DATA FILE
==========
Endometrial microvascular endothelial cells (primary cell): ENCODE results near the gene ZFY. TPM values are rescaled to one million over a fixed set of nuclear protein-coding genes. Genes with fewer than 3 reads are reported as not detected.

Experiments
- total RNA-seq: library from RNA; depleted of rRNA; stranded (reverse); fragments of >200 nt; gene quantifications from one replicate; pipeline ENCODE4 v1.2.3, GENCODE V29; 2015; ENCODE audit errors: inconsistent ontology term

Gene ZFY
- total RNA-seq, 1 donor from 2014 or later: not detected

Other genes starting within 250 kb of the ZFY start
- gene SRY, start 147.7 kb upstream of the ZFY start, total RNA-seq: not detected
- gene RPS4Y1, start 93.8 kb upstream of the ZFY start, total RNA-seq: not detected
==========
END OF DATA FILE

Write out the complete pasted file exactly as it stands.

Endometrial microvascular endothelial cells (primary cell): ENCODE results near the gene ZFY. TPM values are rescaled to one million over a fixed set of nuclear protein-coding genes. Genes with fewer than 3 reads are reported as not detected.

Experiments
- total RNA-seq: library from RNA; depleted of rRNA; stranded (reverse); fragments of >200 nt; gene quantifications from one replicate; pipeline ENCODE4 v1.2.3, GENCODE V29; 2015; ENCODE audit errors: inconsistent ontology term

Gene ZFY
- total RNA-seq, 1 donor from 2014 or later: not detected

Other genes starting within 250 kb of the ZFY start
- gene SRY, start 147.7 kb upstream of the ZFY start, total RNA-seq: not detected
- gene RPS4Y1, start 93.8 kb upstream of the ZFY start, total RNA-seq: not detected